Dealing in Dreams
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“A novel exploration of societal roles, gender, and equality.” -School Library Journal (starred review)
The Outsiders meets Mad Max: Fury Road in this “daring and dramatic” (Victor LaValle, author of The Changeling) dystopian novel about sisterhood and the cruel choices people are forced to make in order to survive.
At night, Las Mal Criadas own these streets.
Sixteen-year-old Nalah leads the fiercest all-girl crew in Mega City. That role brings with it violent throwdowns and access to the hottest boydega clubs, but Nala quickly grows weary of her questionable lifestyle. Her dream is to get off the streets and make a home in the exclusive Mega Towers, in which only a chosen few get to live. To make it to the Mega Towers, Nalah must prove her loyalty to the city’s benevolent founder and cross the border in a search of the mysterious gang the Ashe Riders. Led by a reluctant guide, Nalah battles crews and her own doubts but the closer she gets to her goal the more she loses sight of everything-and everyone-she cares about.
Nalah must choose whether or not she’s willing to do the unspeakable to get what she wants. Can she discover that home is not where you live but whom you chose to protect before she loses the family she’s created for good?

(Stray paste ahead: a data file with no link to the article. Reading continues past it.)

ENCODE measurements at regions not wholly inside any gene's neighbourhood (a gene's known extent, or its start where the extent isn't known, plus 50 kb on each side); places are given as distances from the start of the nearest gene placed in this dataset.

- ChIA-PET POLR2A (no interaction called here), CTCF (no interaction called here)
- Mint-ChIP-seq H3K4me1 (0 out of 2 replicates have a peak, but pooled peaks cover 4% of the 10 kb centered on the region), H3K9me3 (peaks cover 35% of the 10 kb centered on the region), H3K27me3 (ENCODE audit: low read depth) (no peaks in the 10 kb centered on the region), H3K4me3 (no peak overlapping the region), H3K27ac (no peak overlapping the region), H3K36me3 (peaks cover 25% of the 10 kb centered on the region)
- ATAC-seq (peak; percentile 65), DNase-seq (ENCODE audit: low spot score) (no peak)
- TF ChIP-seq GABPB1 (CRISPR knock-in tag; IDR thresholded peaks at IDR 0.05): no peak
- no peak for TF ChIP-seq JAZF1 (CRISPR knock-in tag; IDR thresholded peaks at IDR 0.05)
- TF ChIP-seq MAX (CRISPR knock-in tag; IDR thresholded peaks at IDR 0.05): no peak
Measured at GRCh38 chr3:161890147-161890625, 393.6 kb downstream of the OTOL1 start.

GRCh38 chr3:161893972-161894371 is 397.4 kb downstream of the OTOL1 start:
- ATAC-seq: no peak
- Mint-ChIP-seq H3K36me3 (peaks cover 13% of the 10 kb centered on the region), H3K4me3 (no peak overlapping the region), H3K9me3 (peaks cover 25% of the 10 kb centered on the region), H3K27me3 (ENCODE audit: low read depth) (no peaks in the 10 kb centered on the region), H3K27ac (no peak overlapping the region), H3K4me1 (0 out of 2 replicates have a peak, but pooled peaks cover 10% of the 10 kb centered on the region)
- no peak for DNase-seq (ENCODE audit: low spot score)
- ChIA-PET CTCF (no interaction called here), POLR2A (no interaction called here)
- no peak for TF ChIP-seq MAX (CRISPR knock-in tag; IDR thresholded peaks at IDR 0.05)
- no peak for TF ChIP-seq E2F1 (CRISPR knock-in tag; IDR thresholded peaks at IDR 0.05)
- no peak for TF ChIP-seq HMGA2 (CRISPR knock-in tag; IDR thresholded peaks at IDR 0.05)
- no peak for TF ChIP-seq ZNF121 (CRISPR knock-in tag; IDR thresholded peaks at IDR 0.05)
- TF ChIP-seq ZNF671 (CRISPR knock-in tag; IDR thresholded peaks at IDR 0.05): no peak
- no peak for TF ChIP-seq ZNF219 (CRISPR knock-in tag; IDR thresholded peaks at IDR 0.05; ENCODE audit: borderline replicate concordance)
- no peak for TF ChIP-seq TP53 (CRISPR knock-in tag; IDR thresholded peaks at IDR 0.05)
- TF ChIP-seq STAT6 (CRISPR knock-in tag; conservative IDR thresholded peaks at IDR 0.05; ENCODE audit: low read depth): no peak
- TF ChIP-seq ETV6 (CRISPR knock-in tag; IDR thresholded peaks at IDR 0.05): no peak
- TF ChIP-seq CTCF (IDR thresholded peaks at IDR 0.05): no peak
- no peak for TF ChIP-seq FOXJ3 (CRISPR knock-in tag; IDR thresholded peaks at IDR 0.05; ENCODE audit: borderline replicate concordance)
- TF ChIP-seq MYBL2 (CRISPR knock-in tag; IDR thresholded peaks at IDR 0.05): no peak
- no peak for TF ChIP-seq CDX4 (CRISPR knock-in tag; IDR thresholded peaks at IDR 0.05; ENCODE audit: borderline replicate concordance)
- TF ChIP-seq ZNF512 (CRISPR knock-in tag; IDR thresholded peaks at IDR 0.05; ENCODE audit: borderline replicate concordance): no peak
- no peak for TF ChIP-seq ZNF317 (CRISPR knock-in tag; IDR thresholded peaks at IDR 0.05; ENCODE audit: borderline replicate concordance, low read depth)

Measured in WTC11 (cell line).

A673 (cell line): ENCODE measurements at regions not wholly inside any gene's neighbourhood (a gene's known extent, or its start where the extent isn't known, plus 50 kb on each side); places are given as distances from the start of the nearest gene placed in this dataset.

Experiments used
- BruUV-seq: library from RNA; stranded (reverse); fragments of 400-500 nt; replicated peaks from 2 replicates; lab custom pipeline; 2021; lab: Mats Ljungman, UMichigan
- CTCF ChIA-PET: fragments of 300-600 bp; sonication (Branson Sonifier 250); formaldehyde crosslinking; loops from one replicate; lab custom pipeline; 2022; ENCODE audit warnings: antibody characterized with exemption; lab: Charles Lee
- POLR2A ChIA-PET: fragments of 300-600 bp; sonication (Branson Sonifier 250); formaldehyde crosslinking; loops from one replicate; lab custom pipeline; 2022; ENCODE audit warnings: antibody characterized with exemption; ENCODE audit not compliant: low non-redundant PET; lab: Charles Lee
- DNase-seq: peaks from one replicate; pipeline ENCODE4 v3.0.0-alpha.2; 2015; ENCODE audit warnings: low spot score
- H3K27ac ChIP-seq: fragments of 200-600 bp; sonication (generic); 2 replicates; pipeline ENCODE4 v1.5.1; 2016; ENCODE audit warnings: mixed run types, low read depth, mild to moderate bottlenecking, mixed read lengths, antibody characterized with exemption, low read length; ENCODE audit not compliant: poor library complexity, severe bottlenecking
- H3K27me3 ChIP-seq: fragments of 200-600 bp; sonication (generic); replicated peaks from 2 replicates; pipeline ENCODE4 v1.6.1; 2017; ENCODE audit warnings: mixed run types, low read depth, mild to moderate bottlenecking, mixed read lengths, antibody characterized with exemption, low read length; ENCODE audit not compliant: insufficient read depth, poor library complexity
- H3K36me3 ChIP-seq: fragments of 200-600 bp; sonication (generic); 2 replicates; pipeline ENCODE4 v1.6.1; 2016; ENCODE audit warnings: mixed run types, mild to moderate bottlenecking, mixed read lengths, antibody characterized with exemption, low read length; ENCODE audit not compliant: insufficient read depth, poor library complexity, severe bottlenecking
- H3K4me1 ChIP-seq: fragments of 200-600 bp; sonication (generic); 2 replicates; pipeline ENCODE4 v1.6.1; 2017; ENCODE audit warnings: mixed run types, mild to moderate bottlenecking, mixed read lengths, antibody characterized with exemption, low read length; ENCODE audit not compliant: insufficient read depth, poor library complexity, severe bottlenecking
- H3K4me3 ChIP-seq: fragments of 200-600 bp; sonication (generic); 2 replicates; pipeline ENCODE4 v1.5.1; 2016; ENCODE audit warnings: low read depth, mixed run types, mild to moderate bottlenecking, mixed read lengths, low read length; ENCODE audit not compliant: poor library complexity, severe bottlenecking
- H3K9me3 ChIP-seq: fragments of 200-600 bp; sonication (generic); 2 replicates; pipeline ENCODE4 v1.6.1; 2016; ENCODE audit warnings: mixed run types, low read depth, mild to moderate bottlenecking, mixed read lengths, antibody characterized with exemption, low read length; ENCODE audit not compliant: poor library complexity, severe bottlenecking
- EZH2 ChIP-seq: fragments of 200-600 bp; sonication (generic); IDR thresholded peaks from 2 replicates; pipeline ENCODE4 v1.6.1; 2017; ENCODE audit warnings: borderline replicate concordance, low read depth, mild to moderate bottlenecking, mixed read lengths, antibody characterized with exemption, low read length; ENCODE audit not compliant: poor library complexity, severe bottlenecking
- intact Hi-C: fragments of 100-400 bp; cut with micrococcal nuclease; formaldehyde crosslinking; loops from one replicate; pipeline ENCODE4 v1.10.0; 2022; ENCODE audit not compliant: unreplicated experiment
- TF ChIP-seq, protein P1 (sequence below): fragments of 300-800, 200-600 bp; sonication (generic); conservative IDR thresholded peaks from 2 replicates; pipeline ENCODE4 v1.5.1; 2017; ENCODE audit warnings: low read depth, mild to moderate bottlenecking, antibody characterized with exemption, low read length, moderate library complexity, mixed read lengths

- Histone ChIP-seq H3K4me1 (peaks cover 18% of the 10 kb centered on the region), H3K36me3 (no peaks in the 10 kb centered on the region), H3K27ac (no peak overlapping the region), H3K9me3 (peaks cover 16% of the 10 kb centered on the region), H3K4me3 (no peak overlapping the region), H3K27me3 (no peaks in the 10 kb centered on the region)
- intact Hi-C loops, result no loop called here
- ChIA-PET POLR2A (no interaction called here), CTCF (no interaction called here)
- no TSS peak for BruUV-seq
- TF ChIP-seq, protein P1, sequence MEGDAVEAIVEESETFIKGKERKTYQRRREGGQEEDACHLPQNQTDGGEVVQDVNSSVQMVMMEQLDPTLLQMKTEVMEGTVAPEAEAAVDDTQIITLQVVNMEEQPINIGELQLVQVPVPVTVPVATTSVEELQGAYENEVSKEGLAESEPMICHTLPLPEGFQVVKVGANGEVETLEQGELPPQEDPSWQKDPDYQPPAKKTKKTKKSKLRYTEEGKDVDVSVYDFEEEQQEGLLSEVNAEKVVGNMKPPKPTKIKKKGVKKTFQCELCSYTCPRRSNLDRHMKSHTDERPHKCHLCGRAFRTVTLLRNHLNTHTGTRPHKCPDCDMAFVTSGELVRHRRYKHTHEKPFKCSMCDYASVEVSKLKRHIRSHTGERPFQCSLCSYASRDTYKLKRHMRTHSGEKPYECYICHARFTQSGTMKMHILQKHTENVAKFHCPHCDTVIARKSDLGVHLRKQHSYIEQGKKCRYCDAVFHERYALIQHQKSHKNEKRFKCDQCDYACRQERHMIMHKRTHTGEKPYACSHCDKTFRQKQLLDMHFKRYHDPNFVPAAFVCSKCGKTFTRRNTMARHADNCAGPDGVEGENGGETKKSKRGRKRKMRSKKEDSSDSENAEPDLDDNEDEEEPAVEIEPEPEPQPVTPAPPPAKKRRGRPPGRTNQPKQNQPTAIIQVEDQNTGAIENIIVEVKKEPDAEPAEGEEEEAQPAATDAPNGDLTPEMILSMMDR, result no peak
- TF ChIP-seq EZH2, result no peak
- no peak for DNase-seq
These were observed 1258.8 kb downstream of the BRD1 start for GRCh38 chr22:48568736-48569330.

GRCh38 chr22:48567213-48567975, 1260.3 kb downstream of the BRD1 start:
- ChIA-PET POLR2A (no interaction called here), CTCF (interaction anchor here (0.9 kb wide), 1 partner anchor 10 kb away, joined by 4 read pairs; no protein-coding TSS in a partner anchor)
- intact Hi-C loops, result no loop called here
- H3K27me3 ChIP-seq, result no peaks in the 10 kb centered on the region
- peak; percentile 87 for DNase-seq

Rivera (The Education of Margot Sanchez, 2017) crafts a feminist, futurist Latinx dystopia. -- Kirkus Reviews Rivera showcases multiple intricate character arcs and details several societies through impressive worldbuilding; young readers drawn to complex action novels that challenge conventions will find this read rewarding. -- Publishers Weekly Rivera weaves a story of self-discovery, blood relations and chosen families, substance addiction, and race into her sci-fi tale, including details from Afro and Indigenous Caribbean culture and history, showing resistance and survival-and blasting it to the future. A dystopian mixtape of boldness, sisterhood, and questioning the status quo...this book leaves readers wanting more of Nalah and Las Mal Criadas. -- Horn Book Magazine There is plenty of gritty action to propel readers through the plot, but it is Chief Rocka's internal struggles and vulnerabilities that are the most compelling and memorable. Rivera effectively presents the complexity of female relationships, which will resonate strongly with readers....A novel exploration of societal roles, gender, and equality through the eyes of captivating lead. -- School Library Journal, Starred Taking cues from Judge Dredd, Mad Max, and The Hunger Games, Rivera...has created a uniquely brutal hellscape...Readers are left with a more ambiguous-and ambitious-tale that will have them questioning what kinds of people they'd be if freed from society's mores. -- Booklist, Starred
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